How to automatically switch between dark mode and light mode in Linux with AutomaThemely

For years nobody was concerned and suddenly everyone is writing or vlogging about it, discussing it and all developers of mobile apps, desktop applications and operating systems are working on it: dark modes and dark themes. In itself not very strange, because a dark theme of an operating system or a dark mode of an individual app has a lot of potential advantages. On mobile devices, a dark theme could considerably reduce energy consumption and, in addition, a dark theme is much less bad for your eyes than a light theme, especially in the evenings. But not everyone always wants to use only a dark theme and does not want to keep going to the settings to switch between themes manually each day. But under Linux we have a nice and simple solution in the form of AutomaThemely. In this article I am going to explain how to install, setup and automatically switch between dark mode and light mode in Linux with AutomaThemely.

What is AutomaThemely

For people who sit behind the screen of their computer for a long time, it is important to be aware of this and to think about solutions that are good or at least less harmful to their health. Consider aspects such as your sitting position, physical exercise, the effect of ambient light, the intensity of your screen, adjusting your screen to the warm part of the color spectrum in the evening and eye rest and training.

In an earlier article, “How to change default color temperature values of Redshift at startup“, I have already paid attention to the consequences of too much blue light in a relatively dark environment and how to handle that on a linux system with Redshift.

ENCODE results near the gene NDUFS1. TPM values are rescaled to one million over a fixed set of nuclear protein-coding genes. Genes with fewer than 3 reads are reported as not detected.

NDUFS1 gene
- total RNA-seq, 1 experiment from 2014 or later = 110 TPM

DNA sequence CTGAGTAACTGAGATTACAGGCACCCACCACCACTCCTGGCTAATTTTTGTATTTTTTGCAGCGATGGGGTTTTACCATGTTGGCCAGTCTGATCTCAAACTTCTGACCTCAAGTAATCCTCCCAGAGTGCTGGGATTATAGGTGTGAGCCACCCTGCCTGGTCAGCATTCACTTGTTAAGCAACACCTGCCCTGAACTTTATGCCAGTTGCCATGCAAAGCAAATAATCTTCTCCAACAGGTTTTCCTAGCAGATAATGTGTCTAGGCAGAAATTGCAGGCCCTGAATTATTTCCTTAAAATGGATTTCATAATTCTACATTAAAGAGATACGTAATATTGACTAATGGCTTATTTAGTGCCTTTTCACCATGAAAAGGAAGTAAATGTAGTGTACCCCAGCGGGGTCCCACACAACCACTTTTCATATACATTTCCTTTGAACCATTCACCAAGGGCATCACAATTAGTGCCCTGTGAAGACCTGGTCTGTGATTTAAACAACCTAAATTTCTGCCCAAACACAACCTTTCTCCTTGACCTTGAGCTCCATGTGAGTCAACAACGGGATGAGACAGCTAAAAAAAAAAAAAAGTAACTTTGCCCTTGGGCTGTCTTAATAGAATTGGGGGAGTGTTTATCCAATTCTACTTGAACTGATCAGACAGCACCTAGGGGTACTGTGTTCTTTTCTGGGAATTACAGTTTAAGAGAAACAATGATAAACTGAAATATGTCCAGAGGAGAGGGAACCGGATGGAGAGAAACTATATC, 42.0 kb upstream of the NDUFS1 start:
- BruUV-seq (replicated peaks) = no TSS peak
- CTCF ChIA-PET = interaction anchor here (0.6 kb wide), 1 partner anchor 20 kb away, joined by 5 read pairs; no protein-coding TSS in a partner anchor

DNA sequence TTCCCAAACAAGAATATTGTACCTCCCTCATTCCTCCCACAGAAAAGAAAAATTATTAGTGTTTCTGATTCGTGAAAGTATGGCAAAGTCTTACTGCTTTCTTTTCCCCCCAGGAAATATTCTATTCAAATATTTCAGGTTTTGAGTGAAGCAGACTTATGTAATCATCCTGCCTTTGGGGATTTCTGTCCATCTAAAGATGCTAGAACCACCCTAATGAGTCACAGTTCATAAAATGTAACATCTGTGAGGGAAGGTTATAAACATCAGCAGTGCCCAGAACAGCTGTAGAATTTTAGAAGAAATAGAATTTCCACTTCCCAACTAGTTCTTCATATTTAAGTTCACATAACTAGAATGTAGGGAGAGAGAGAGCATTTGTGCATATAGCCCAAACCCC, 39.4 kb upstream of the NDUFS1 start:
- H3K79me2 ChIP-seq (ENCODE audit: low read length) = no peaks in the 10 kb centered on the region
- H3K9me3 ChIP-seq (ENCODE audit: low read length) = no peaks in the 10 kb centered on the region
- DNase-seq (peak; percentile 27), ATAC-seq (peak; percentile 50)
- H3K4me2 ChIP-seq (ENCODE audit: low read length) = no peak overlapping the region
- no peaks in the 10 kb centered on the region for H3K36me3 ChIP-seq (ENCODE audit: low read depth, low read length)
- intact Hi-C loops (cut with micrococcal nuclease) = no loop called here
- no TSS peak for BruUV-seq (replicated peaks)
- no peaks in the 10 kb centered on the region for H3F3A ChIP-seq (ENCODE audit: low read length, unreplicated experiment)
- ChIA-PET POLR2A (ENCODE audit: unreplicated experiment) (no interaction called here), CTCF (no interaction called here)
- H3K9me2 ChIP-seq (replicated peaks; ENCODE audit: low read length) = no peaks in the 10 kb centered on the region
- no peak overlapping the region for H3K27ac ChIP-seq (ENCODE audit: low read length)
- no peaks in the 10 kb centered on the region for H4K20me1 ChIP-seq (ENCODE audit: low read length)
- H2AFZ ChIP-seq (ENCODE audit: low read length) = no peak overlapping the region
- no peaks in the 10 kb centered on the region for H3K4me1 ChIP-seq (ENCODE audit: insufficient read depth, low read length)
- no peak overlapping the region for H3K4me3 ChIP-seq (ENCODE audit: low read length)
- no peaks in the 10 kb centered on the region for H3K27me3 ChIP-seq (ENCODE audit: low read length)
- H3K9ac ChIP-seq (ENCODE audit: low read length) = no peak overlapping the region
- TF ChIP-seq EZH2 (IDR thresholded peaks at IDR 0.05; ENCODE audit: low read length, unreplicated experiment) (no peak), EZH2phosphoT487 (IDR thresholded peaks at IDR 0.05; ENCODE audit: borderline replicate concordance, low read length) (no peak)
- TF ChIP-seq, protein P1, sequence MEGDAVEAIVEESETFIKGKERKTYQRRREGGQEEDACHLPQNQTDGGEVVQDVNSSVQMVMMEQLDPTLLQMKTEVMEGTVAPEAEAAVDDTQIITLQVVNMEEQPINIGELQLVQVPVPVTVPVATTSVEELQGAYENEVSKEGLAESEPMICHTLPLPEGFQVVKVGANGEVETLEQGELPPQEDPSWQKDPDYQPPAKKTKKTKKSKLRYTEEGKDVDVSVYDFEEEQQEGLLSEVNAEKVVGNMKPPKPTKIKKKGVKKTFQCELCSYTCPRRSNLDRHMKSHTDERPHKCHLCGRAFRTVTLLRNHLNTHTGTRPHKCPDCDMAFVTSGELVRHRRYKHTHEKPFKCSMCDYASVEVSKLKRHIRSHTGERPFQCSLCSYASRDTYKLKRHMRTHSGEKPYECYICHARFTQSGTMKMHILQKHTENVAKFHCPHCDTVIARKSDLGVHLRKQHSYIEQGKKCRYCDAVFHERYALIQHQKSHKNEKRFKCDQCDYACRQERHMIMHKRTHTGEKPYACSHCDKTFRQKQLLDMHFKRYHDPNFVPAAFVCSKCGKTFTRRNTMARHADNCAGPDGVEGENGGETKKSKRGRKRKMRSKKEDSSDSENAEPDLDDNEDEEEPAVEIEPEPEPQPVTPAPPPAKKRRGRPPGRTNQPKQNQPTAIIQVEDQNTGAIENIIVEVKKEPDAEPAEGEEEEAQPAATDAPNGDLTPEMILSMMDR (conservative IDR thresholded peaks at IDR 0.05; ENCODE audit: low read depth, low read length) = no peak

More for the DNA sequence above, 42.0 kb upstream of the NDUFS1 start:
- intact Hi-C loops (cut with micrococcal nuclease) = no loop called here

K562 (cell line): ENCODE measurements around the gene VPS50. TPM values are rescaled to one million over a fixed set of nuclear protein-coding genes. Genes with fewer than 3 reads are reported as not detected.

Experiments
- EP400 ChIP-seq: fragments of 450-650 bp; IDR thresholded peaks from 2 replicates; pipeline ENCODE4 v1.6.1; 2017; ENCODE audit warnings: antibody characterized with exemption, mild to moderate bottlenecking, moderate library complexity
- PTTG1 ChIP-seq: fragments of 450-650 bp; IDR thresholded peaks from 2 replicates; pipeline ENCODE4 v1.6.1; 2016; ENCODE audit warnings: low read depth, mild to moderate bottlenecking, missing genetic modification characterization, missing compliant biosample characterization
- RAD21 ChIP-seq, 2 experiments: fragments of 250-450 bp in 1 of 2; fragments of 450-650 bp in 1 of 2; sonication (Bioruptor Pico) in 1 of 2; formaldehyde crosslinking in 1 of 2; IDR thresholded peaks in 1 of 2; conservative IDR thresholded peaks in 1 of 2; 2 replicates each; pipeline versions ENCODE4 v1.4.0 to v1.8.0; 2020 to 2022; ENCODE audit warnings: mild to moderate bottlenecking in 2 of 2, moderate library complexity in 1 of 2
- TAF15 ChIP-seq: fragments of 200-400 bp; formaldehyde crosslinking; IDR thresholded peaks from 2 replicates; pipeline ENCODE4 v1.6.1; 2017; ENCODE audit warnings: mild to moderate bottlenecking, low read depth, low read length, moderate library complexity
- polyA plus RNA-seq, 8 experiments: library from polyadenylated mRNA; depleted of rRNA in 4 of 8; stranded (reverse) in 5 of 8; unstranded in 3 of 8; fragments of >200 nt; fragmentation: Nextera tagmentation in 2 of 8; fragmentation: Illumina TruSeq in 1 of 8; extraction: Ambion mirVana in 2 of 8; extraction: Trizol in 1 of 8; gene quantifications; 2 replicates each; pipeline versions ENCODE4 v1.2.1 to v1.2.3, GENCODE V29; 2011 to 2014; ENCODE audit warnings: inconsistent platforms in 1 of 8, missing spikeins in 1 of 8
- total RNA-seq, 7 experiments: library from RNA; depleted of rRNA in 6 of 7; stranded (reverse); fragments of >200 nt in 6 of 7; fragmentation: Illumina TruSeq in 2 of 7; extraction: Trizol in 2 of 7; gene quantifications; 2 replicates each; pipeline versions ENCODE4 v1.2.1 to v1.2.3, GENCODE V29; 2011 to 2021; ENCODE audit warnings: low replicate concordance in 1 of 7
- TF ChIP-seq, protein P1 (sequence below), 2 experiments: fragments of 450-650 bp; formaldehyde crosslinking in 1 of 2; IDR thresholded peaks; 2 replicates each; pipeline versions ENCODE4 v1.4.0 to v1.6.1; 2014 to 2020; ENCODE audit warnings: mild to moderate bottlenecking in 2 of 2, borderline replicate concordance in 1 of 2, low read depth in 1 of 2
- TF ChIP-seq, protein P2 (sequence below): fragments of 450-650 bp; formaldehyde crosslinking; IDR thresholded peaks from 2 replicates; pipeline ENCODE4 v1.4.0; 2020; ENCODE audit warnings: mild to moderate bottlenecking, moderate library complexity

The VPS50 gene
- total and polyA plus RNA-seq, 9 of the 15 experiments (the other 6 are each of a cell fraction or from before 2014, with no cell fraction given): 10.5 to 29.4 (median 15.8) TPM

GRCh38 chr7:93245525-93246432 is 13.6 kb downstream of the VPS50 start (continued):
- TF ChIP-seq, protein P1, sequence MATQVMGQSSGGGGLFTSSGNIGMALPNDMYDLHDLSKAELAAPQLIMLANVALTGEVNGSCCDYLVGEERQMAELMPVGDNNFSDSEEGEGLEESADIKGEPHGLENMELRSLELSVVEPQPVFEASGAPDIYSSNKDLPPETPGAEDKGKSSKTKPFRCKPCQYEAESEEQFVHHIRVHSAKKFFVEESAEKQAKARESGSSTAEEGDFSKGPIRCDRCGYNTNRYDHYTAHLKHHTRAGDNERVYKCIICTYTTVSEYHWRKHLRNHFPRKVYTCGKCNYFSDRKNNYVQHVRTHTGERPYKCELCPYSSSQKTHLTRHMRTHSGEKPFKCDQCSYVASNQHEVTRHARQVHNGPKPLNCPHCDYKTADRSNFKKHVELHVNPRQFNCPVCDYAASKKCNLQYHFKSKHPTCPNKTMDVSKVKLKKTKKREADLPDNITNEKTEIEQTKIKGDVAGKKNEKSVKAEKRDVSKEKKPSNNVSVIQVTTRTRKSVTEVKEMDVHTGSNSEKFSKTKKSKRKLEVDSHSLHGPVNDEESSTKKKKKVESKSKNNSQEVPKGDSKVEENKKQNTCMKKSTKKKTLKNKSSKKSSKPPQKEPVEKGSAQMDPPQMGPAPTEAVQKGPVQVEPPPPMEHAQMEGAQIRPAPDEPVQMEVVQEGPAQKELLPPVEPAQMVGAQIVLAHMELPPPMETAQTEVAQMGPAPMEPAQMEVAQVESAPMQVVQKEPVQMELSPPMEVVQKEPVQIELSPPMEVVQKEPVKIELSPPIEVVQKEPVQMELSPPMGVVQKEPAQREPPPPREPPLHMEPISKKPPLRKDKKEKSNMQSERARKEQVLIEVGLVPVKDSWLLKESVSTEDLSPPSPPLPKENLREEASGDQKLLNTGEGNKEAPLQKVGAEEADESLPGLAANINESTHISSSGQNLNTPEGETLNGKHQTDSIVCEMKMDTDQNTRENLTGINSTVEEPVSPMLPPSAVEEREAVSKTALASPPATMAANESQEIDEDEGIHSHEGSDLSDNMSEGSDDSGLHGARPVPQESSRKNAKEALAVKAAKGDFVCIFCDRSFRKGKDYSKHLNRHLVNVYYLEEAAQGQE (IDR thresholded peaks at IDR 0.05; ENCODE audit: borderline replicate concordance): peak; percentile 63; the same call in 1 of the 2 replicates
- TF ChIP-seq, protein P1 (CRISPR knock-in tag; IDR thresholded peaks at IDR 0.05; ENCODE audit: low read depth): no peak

In another recent article, “How to reduce eye strain and body strain with SafeEyes for Linux“, I wrote about the simple but effective SafeEyes application for Linux which is an application that reminds and forces you to have a break once in a while to give your eyes and body some rest.

And now I want to focus on AutomaThemely which is a simple solution for Linux to setup two different themes whereby the application can be set in such a way that these themes automatically switch from one to the other depending on the time of day. And it has quite a few options so that you can set it to your own taste and insight. The application’s main focus is on the theme for the complete operating system, but there are some nice dedicated features for Atom and VSCode as well. And you don’t have to set the time to switch manually, as it gets the correct time based on sunrise and sunset of your location automatically from the internet. But you can override this if you want.

So let’s install AutomaThemely and see what it can do for us Linux lovers.

How to install AutomaThemely

The release page of AutomaThemely offers a lot of different installable options for this application, but as this website mainly focuses on Ubuntu and Ubuntu based distributions like Linux Mint and tries to help people with the most simple options, in this article I only describe the installation process for Ubuntu 18.04 and Ubuntu 16.04 based solutions. So if you use a distribution like Ubuntu 16.04 and higher or Linux Mint 18 or higher you will be fine with the following procedures.

For Ubuntu 16.04 based distributions

You first need to manually install all the python dependencies with pip3 and after that install the python 3.5 package without included dependencies.

Python dependencies with pip3:

1) Open the terminal with keyboard combination Ctrl + Alt + T